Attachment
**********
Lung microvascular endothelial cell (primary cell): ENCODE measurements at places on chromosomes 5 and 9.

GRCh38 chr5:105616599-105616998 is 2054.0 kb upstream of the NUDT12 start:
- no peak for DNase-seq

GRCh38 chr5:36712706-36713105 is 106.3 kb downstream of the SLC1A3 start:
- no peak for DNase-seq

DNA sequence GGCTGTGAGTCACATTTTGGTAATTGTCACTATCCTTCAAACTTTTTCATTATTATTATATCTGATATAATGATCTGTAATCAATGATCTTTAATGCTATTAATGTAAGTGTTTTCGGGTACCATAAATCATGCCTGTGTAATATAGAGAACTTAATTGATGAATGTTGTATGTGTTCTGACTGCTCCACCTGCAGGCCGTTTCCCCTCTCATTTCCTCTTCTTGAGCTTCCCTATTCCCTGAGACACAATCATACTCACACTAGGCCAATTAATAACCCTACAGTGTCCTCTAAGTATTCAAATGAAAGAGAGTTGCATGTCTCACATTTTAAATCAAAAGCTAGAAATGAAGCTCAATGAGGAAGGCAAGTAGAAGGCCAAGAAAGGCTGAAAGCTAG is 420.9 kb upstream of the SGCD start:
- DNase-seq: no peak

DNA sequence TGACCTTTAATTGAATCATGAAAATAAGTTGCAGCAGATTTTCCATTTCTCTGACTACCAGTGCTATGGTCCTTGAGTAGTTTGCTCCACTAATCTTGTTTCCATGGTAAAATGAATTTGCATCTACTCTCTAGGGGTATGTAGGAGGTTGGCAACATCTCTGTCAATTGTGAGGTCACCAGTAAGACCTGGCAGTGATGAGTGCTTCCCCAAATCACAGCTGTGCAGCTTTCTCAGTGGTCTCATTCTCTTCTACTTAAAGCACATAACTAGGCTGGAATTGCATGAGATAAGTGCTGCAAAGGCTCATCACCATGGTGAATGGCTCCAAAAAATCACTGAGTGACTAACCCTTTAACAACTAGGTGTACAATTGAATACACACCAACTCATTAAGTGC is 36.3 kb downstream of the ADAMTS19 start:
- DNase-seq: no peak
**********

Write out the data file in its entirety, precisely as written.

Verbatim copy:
Lung microvascular endothelial cell (primary cell): ENCODE measurements at places on chromosomes 5 and 9.

GRCh38 chr5:105616599-105616998 is 2054.0 kb upstream of the NUDT12 start:
- no peak for DNase-seq

GRCh38 chr5:36712706-36713105 is 106.3 kb downstream of the SLC1A3 start:
- no peak for DNase-seq

DNA sequence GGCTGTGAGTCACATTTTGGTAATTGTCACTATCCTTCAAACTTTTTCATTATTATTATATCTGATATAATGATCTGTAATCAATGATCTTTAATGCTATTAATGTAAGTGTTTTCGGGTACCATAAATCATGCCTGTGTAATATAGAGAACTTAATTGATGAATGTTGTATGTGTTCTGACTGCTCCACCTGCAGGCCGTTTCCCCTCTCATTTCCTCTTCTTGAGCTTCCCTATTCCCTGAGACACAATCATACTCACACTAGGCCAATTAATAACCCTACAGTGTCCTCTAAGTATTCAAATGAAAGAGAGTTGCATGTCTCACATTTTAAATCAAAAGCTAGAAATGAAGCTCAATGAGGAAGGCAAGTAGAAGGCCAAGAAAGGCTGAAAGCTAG is 420.9 kb upstream of the SGCD start:
- DNase-seq: no peak

DNA sequence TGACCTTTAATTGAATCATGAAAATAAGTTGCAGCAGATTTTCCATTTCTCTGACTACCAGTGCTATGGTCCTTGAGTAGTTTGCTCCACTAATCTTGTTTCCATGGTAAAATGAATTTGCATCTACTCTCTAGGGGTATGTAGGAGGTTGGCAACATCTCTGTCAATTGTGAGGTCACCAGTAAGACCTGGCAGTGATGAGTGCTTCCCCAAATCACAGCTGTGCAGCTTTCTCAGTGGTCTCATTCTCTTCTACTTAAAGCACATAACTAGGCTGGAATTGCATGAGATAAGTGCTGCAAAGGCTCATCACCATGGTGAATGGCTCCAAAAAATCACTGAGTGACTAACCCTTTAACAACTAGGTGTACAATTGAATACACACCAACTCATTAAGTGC is 36.3 kb downstream of the ADAMTS19 start:
- DNase-seq: no peak